Many flock to teaching due to its relative stability and the long-present notion that getting a teaching job is easy. Such is not the case anymore, reports Kevin Hart for the National Education Association. It is naive to assume that your charming personality and newly minted teaching credentials will be enough to capture the attention of a hiring committee. With so many other applicants likely chasing the same job as you, you need something more. If you are on a quest to capture the attention of a hiring committee, prepare a creative resume to set you apart.
If your resume contains a humdrum list of skills, you have missed a major opportunity to jazz it up. Replace this list with a graph or set of graphs that communicate similar information, recommends Alexis Grant for U.S. News and World Report. Try, for instance, creating a bar graph that illustrates your confidence with each skill, labeling the Y-axis as your confidence level, listing your skills along the X-axis and placing bars above each to communicate this information.
Get graphic with your experience section to make it more engaging. Create a time line on which you list your related previous experiences in chronological order. If you want to take a risk and be cute, have your time line go back to your childhood and list something like, “played school in my garage.”
If you’re nervous that attempts at being creative could make you appear less than professional, play it safe and simply change the font. Step away from Times New Roman, Arial and Calibri and try something a little more reflective of a school teacher, such as a font reminiscent of words written with chalk. Change the font on your name and the section headers only to give your resume some pizazz without reducing the readability. Change the hue of these key pieces of text as well to make them stand out. To ensure that you don’t leave resume readers squinting, stick to nonscript fonts.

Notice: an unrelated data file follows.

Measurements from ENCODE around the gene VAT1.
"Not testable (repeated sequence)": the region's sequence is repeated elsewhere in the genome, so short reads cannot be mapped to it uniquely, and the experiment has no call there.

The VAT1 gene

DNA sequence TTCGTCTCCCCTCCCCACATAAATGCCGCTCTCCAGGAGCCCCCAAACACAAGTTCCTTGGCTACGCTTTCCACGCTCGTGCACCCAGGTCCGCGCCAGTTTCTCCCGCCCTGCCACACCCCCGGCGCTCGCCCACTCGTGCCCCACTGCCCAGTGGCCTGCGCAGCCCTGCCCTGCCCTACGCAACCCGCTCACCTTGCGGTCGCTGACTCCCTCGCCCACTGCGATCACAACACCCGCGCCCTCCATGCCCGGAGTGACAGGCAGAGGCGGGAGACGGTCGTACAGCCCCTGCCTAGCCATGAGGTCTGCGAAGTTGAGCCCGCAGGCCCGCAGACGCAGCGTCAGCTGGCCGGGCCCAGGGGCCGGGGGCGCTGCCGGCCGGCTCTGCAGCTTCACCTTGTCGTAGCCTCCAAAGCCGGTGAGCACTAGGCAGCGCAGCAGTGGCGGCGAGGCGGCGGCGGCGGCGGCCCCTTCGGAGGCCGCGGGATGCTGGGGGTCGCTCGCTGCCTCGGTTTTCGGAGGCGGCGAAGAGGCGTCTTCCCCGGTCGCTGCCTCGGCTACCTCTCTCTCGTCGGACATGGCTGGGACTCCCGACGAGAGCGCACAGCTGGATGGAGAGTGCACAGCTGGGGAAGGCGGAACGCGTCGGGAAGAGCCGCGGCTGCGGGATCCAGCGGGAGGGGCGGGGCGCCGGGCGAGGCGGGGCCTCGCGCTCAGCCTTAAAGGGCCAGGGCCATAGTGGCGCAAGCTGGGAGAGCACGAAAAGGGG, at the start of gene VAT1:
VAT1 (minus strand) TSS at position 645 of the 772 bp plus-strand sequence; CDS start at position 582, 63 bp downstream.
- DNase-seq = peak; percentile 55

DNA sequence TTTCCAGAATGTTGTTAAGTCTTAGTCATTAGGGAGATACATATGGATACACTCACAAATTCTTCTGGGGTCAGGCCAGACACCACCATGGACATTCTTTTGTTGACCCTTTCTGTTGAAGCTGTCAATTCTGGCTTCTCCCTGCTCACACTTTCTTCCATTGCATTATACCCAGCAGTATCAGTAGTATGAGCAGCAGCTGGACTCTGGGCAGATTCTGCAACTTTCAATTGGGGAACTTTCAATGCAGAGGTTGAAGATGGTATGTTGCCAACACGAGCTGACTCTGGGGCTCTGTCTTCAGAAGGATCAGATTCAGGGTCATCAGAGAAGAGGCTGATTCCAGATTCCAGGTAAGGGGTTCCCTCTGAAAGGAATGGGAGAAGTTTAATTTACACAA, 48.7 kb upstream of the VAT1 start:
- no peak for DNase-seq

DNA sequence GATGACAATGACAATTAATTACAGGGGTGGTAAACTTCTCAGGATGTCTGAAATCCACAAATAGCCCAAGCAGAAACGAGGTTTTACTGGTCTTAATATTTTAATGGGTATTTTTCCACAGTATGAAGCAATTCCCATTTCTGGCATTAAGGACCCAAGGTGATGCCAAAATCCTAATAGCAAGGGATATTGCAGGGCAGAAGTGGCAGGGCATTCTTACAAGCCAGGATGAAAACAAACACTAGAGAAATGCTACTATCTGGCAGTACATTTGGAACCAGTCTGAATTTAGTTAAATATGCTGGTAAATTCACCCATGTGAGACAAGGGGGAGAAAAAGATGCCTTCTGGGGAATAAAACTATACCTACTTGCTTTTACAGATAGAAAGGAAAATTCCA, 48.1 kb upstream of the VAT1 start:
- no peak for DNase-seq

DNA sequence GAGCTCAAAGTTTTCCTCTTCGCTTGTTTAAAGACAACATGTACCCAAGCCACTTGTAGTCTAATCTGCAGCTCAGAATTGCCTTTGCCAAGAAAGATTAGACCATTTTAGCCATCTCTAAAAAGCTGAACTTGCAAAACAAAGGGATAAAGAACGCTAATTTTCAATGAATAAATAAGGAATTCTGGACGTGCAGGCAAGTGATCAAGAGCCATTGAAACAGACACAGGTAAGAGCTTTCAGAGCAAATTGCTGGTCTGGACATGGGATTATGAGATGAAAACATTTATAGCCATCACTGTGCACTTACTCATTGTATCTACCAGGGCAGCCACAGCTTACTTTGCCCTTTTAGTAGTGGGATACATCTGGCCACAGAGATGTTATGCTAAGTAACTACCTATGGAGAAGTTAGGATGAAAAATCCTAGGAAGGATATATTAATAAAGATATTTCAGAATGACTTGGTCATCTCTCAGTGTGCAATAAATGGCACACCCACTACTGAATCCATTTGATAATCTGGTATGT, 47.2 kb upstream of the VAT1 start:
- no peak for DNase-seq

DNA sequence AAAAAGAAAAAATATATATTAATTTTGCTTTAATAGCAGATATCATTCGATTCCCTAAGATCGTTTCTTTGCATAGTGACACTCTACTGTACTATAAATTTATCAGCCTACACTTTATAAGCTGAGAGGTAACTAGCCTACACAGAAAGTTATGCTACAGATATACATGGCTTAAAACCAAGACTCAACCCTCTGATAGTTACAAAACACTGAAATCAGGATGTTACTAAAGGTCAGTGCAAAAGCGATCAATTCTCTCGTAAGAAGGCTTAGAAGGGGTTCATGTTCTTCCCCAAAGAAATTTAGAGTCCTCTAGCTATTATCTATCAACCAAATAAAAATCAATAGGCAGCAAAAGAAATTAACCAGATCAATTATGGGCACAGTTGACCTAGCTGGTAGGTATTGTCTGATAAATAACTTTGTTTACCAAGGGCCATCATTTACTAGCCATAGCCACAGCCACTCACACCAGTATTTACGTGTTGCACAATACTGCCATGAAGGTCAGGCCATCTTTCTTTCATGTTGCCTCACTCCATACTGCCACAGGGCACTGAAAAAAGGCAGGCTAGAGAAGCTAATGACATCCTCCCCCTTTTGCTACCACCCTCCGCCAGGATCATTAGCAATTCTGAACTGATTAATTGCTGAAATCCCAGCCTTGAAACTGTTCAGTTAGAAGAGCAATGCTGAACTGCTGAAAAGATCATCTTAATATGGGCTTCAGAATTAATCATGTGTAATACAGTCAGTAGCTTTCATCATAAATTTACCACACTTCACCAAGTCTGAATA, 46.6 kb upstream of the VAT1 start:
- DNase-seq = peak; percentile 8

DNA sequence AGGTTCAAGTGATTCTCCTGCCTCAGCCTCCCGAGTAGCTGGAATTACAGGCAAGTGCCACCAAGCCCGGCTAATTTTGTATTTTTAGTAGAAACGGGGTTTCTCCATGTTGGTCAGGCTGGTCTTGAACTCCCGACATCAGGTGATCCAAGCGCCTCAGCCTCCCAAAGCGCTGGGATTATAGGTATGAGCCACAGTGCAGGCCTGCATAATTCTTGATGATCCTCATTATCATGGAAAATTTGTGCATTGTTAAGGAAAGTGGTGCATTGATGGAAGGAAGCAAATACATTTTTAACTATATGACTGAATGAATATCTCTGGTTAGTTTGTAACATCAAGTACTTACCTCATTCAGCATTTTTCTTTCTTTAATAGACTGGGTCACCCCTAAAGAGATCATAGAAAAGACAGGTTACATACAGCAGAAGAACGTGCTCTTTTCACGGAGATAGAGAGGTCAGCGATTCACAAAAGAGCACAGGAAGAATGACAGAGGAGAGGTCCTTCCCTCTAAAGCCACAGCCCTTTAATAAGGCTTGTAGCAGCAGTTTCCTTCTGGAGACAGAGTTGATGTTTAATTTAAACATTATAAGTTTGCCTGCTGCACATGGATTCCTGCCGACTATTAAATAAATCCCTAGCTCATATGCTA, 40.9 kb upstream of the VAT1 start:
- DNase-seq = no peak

In addition to filling your resume with carefully selected verbs and nouns and hoping that these words effectively communicate your passion and dedication, place a few carefully selected pictures on your resume. Put a photo of you, surrounded by students you previously taught, near the top of your resume by your name. Or, create an add-on sheet on which you describe some of your most effective teaching moments and use a few photographs to illustrate your tales.
To really get the hiring committee’s attention, put your directorial skills to the test and produce a video to attach to your resume, suggests Grant. Use footage of some of your college field experiences or previous teaching work. Intersperse this footage with video or audio of yourself describing your goals, explaining what motivated you to become a teacher or speaking about what you hope to accomplish once you find a classroom to call home. Place this video on your personal website and add the web address to your resume. If you want to send a copy of the video with your resume, burn it onto a CD or DVD and attach it.
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